On this episode of the garden podcast:
Beth Lynch grew up in rural East Sussex. She read English at Cambridge and went on to complete a doctorate in seventeenth-century literature. For the next decade she worked as a lecturer, creating gardens in her spare time and ultimately training as a garden designer. She then moved unexpectedly to Switzerland, where she lived and gardened for seven years. She has recently returned to the UK. WHERE THE HORNBEAM GROWS is her first book.
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The book tells the story of how, when she unexpectedly had to move to Switzerland because of her husband’s job, Beth quickly realised that the sheer will to connect with people would not guarantee a happy relocation. Out of place and lonely, Beth knew that she would need to get her hands dirty to enable her to put down roots.
And so she set about making herself at home in the way she knew best – by tending a garden, growing things. The search for a garden would take her across the country, through meadows and on mountain paths where familiar garden plants run wild, to the rugged hills of the Swiss Jura. In this remote and unfamiliar place of glow worms and dormice and singing toads she would learn to garden in a new way, taking her cue from the natural world. As she planted her paradise with hellebores and aquilegias, cornflowers and Japanese anemones, these cherished species forged green and deepening connections: to her new soil, to her old life in England, and to her deceased parents, whose Sussex garden continues to flourish in her heart.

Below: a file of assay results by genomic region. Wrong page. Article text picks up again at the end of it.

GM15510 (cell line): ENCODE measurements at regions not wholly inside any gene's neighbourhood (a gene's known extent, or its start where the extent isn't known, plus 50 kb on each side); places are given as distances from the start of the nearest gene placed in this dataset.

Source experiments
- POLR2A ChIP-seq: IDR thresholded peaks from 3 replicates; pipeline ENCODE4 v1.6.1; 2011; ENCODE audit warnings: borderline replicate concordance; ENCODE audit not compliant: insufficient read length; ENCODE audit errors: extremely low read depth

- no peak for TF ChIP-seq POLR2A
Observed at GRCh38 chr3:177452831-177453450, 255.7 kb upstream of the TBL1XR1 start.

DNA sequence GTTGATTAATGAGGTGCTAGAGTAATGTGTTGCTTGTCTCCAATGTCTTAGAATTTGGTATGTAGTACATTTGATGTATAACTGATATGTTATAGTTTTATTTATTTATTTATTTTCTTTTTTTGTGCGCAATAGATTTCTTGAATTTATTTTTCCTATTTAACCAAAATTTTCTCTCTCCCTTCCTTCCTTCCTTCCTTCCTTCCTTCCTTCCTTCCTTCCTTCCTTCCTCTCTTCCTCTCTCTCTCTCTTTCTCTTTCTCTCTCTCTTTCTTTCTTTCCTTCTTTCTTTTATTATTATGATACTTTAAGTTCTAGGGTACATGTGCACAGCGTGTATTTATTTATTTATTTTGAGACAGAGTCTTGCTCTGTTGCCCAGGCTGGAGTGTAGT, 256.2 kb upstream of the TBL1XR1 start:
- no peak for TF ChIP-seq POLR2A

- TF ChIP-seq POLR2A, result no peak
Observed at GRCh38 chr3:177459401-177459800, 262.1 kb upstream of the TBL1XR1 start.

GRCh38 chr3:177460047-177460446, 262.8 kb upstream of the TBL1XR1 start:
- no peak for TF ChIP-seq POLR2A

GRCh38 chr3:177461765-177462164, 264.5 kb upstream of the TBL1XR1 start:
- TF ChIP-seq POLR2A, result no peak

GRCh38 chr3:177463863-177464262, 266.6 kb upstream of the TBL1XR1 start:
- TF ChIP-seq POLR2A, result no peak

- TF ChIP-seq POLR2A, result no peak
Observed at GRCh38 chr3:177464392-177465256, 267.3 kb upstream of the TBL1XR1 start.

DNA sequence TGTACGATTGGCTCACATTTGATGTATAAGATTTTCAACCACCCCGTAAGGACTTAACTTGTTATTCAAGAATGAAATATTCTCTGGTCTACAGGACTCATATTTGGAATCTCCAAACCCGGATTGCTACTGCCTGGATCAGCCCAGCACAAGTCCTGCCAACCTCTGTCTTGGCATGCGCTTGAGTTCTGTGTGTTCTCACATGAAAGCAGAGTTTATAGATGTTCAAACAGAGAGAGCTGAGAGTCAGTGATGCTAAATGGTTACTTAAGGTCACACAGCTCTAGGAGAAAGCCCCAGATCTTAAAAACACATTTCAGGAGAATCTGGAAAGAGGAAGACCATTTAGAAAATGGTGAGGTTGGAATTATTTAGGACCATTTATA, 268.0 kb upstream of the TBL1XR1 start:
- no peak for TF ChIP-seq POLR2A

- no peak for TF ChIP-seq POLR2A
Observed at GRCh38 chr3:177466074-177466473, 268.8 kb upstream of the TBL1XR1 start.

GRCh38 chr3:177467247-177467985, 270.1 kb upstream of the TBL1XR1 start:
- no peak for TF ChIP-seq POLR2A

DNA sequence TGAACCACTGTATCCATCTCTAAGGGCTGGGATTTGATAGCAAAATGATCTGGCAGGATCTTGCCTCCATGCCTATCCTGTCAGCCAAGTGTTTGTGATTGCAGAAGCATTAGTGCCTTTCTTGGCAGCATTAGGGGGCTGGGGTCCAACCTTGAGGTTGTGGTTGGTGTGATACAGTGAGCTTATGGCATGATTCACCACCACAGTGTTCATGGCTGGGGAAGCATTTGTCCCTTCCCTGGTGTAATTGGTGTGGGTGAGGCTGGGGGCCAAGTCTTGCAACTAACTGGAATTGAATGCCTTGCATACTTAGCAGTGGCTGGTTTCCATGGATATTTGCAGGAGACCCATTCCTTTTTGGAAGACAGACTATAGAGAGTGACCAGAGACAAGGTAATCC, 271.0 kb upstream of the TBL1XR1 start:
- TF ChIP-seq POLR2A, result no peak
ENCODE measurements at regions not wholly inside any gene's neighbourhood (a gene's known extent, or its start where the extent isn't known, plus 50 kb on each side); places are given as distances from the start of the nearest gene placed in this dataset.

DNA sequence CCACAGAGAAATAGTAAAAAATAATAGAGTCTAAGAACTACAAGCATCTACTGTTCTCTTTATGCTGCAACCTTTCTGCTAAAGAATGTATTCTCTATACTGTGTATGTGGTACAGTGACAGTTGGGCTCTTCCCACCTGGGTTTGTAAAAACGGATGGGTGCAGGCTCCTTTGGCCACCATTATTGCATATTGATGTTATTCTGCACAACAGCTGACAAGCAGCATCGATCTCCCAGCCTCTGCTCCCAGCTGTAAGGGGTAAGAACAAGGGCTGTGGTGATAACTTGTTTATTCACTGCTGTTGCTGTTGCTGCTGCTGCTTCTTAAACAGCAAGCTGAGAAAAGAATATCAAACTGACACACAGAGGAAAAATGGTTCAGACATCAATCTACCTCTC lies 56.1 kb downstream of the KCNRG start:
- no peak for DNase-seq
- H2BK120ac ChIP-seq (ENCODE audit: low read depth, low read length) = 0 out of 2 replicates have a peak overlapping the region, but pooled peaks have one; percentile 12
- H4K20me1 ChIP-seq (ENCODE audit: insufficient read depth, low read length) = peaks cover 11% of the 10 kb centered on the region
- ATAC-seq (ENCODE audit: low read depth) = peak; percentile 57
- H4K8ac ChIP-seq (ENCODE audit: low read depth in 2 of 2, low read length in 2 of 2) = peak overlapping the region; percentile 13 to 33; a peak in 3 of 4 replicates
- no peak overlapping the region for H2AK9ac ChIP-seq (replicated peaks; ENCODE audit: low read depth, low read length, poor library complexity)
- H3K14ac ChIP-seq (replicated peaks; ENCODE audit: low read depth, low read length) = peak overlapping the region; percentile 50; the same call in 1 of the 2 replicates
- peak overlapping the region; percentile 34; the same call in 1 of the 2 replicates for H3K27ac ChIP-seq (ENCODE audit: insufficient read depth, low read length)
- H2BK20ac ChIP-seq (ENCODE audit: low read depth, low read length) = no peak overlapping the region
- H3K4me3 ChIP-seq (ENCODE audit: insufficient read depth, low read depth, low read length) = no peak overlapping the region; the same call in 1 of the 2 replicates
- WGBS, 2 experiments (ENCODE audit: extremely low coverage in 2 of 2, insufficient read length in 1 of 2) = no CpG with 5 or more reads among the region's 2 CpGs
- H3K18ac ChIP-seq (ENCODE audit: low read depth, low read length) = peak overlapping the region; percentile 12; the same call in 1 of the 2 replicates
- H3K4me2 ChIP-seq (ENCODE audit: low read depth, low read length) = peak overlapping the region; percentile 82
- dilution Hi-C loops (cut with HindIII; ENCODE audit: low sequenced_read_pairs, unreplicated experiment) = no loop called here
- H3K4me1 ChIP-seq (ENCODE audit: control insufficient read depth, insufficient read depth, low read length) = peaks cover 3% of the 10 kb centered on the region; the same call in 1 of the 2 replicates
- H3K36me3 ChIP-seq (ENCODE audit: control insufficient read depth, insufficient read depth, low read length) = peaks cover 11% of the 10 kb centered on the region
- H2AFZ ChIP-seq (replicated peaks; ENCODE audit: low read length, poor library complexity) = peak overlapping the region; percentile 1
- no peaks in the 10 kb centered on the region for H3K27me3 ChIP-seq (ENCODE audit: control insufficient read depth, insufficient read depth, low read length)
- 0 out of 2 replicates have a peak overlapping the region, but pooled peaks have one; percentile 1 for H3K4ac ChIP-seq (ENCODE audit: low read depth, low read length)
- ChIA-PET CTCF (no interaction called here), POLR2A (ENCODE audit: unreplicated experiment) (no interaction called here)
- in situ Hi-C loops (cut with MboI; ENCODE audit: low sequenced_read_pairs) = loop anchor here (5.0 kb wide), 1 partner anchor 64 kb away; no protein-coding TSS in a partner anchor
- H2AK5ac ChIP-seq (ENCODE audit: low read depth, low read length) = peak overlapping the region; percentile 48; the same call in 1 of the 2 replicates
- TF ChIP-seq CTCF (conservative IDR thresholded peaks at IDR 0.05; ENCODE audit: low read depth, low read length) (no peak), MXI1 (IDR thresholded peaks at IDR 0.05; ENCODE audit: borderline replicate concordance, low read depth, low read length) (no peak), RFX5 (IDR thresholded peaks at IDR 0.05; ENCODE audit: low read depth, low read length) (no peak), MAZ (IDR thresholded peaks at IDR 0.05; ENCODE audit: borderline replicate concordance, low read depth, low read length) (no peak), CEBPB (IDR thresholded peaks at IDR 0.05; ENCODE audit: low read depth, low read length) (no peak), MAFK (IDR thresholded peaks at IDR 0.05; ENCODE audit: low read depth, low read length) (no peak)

WHERE THE HORNBEAM GROWS is about carrying a garden inwardly through loss, dislocation and relocation, about finding a sense of wellbeing in a green place of your own, and about the limits of paradise in a peopled world. It is a powerful exploration by a dazzling new literary voice of how, in nurturing a corner of the natural world, we ourselves are nurtured.